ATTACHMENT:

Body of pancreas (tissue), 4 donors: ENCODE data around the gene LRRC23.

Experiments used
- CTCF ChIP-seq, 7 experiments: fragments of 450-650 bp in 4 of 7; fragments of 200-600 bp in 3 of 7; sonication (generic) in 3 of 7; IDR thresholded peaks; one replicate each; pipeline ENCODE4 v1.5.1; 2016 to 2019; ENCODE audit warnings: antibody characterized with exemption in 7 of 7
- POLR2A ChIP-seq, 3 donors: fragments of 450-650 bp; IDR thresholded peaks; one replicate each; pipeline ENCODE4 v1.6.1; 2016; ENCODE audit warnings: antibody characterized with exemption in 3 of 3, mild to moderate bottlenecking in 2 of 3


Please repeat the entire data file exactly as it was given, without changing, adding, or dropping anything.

Body of pancreas (tissue), 4 donors: ENCODE data around the gene LRRC23.

Experiments used
- CTCF ChIP-seq, 7 experiments: fragments of 450-650 bp in 4 of 7; fragments of 200-600 bp in 3 of 7; sonication (generic) in 3 of 7; IDR thresholded peaks; one replicate each; pipeline ENCODE4 v1.5.1; 2016 to 2019; ENCODE audit warnings: antibody characterized with exemption in 7 of 7
- POLR2A ChIP-seq, 3 donors: fragments of 450-650 bp; IDR thresholded peaks; one replicate each; pipeline ENCODE4 v1.6.1; 2016; ENCODE audit warnings: antibody characterized with exemption in 3 of 3, mild to moderate bottlenecking in 2 of 3